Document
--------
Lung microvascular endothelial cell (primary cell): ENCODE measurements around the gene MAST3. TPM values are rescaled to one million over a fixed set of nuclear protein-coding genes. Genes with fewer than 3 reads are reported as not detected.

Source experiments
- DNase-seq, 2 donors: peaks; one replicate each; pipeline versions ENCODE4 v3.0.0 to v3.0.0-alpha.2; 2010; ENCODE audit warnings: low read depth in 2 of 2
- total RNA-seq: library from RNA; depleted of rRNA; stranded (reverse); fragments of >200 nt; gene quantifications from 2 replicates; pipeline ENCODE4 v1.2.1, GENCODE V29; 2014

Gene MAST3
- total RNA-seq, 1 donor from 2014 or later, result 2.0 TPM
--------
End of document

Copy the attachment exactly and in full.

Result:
Lung microvascular endothelial cell (primary cell): ENCODE measurements around the gene MAST3. TPM values are rescaled to one million over a fixed set of nuclear protein-coding genes. Genes with fewer than 3 reads are reported as not detected.

Source experiments
- DNase-seq, 2 donors: peaks; one replicate each; pipeline versions ENCODE4 v3.0.0 to v3.0.0-alpha.2; 2010; ENCODE audit warnings: low read depth in 2 of 2
- total RNA-seq: library from RNA; depleted of rRNA; stranded (reverse); fragments of >200 nt; gene quantifications from 2 replicates; pipeline ENCODE4 v1.2.1, GENCODE V29; 2014

Gene MAST3
- total RNA-seq, 1 donor from 2014 or later, result 2.0 TPM